I grew up in a house full of antiques and reproductions of antiques. My parents have a great eye for furniture and decorative accessories, and they have made a hobby out of hunting for the next great piece to add to their collection. I love going to their house, because I love hearing about what they like about the newest antique mule chest they acquired or about the gorgeous rug they were considering. It’s obvious that they enjoy living with each object they purchase, and it’s hard not to be infected by their enthusiasm.
But when it came time to decorate my own home, I found myself leaning in a different direction. Having studied history and design in my undergraduate career, I brought a love for modern design to my graduate studies at the Winterthur Museum. I spent my days with a sketchbook in hand, shining a flashlight up the underside of a chest of drawers, learning all about how mahogany veneer was applied to Federal furniture and why through-tenon joints on Windsor chairs were wedged. My appreciation for the craftsmanship of these pieces increased exponentially, but my foundation in more modern design acted as a lens, helping me see each object, whether plain or fancy, as a piece of design.
I won’t lie: I love antiques, but I don’t own a lot of them. Quite frankly, this habit started because my budget wouldn’t allow anything else! I first set up housekeeping with a mix of hand-me-downs and basic IKEA furniture. When I brought home antiques, it was usually in the form of a small Persian rug here or a nineteenth century picture frame there. As I played around with what I had, I realized that I could arrange my modern furniture around the older pieces to highlight them as the intriguing works of art that they are, and I rather liked it.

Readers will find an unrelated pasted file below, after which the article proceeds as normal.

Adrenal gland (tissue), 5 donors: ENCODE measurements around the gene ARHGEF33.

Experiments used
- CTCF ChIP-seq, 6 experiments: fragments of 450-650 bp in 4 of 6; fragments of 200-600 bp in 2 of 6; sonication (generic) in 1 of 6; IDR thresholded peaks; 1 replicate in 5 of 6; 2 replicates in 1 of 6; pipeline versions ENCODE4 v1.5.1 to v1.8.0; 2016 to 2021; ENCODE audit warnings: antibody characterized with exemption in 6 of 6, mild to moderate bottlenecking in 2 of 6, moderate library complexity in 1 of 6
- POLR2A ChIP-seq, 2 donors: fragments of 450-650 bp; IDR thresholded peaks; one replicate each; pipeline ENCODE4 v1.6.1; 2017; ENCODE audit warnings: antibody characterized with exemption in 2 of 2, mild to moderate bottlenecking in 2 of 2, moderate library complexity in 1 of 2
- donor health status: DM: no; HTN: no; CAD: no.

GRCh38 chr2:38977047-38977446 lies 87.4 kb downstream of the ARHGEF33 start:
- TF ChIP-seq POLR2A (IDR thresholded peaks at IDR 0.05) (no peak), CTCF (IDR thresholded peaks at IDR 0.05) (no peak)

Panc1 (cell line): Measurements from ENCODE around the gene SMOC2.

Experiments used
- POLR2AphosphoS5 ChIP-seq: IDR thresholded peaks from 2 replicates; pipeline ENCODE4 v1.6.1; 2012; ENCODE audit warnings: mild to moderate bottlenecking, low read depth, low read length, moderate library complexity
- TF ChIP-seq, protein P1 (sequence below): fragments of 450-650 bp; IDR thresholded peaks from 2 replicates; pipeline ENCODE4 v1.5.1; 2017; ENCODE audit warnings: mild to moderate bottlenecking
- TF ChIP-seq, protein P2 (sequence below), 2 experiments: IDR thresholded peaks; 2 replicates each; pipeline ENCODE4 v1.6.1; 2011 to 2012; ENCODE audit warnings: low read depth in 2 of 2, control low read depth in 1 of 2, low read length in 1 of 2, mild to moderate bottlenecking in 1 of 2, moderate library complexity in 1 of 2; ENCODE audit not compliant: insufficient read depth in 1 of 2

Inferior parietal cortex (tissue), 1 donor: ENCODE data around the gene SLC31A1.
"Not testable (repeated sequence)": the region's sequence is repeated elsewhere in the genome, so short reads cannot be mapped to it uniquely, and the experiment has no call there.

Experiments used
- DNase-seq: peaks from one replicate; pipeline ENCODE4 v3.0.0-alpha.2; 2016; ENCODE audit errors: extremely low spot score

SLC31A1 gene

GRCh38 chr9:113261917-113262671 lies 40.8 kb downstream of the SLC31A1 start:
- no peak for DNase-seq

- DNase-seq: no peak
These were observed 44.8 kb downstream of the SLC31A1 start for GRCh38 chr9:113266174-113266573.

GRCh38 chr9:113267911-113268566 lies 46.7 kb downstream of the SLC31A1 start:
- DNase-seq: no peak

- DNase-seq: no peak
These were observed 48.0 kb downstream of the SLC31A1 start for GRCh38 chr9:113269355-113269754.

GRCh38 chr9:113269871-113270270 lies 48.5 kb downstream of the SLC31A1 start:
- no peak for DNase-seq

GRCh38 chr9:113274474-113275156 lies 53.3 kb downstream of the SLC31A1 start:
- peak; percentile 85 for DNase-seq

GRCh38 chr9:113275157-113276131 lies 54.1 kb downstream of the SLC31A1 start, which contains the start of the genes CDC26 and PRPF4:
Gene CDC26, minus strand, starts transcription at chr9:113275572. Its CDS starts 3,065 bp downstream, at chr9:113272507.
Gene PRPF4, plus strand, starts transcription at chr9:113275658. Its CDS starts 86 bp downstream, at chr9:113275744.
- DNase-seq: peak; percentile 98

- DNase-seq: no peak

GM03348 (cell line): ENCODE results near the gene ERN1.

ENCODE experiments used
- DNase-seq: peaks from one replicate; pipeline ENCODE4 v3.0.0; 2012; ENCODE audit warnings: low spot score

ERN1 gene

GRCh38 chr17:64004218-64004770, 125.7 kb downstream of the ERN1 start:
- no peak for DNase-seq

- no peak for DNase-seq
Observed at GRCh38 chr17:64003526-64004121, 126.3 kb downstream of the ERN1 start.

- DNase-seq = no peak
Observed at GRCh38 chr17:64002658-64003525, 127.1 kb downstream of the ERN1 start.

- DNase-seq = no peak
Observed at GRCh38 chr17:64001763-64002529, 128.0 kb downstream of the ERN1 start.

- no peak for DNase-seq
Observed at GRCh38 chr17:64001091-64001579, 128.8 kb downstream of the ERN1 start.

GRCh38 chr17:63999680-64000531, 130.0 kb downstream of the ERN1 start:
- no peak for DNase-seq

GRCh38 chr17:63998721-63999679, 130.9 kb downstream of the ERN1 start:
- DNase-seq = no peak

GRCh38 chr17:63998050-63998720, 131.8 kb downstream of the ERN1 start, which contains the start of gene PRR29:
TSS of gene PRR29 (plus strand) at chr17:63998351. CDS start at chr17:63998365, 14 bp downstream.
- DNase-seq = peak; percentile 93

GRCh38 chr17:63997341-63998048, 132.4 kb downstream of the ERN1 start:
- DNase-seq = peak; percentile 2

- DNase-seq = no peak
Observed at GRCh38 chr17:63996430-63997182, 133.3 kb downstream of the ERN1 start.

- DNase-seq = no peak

In the years since I first set up housekeeping, I have spent significant time working in the antiques trade. As the most fervent collectors have begun to retire their collections, antique dealers have started looking for the younger generation who will take their place, people like me. The problem is that, like me, few people in my age range (25-35) are interested in forming the sort of comprehensive collections that our parents or grandparents had. Savvy dealers are beginning to pick up on the fact that this generation is more likely to mix things up, to collect sparingly and eclectically – to mix design vocabularies.
So there are some who buy pieces here and there, but there are others who don’t even realize that they can. Through the popularity of programs like The Antiques Roadshow, many think that any antique worth having is worth at least five figures. While the most treasured, pristine pieces do exist in that rare air, selling for prices that outpace my annual income by a factor of ten, the antiques trade holds a well-kept secret: on a regular basis, beautiful and functional antiques come to market for significantly less than their reproduced counterparts from national catalog retailers. My goal for this blog is to talk about how antiques can fit into modern interiors and budgets, offering tips for styling and buying that will help a whole new audience appreciate historic and accessible pieces of design.